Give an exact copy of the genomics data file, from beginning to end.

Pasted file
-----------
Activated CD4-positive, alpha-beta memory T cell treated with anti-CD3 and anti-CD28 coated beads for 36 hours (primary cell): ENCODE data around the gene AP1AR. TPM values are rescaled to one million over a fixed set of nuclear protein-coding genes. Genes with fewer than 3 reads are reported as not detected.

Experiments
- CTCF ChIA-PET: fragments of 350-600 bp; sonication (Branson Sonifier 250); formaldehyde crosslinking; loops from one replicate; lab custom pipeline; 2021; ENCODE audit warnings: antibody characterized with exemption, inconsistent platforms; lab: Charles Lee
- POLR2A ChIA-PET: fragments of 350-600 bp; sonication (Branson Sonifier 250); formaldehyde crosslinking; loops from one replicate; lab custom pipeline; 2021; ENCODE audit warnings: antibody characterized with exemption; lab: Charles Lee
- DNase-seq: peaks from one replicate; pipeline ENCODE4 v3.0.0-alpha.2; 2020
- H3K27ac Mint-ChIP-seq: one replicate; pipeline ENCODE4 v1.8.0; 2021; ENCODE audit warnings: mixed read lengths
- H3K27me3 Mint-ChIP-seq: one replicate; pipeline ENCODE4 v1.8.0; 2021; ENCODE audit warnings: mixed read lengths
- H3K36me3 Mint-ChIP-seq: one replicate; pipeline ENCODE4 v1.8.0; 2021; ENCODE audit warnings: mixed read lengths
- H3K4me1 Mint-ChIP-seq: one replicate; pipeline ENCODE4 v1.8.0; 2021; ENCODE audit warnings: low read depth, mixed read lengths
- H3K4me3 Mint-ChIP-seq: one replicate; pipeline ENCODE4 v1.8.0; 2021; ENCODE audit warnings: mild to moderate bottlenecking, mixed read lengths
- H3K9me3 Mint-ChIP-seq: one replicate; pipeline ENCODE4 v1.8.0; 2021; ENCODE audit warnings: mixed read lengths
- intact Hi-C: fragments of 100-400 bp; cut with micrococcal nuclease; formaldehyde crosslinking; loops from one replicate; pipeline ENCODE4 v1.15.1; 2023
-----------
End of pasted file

Activated CD4-positive, alpha-beta memory T cell treated with anti-CD3 and anti-CD28 coated beads for 36 hours (primary cell): ENCODE data around the gene AP1AR. TPM values are rescaled to one million over a fixed set of nuclear protein-coding genes. Genes with fewer than 3 reads are reported as not detected.

Experiments
- CTCF ChIA-PET: fragments of 350-600 bp; sonication (Branson Sonifier 250); formaldehyde crosslinking; loops from one replicate; lab custom pipeline; 2021; ENCODE audit warnings: antibody characterized with exemption, inconsistent platforms; lab: Charles Lee
- POLR2A ChIA-PET: fragments of 350-600 bp; sonication (Branson Sonifier 250); formaldehyde crosslinking; loops from one replicate; lab custom pipeline; 2021; ENCODE audit warnings: antibody characterized with exemption; lab: Charles Lee
- DNase-seq: peaks from one replicate; pipeline ENCODE4 v3.0.0-alpha.2; 2020
- H3K27ac Mint-ChIP-seq: one replicate; pipeline ENCODE4 v1.8.0; 2021; ENCODE audit warnings: mixed read lengths
- H3K27me3 Mint-ChIP-seq: one replicate; pipeline ENCODE4 v1.8.0; 2021; ENCODE audit warnings: mixed read lengths
- H3K36me3 Mint-ChIP-seq: one replicate; pipeline ENCODE4 v1.8.0; 2021; ENCODE audit warnings: mixed read lengths
- H3K4me1 Mint-ChIP-seq: one replicate; pipeline ENCODE4 v1.8.0; 2021; ENCODE audit warnings: low read depth, mixed read lengths
- H3K4me3 Mint-ChIP-seq: one replicate; pipeline ENCODE4 v1.8.0; 2021; ENCODE audit warnings: mild to moderate bottlenecking, mixed read lengths
- H3K9me3 Mint-ChIP-seq: one replicate; pipeline ENCODE4 v1.8.0; 2021; ENCODE audit warnings: mixed read lengths
- intact Hi-C: fragments of 100-400 bp; cut with micrococcal nuclease; formaldehyde crosslinking; loops from one replicate; pipeline ENCODE4 v1.15.1; 2023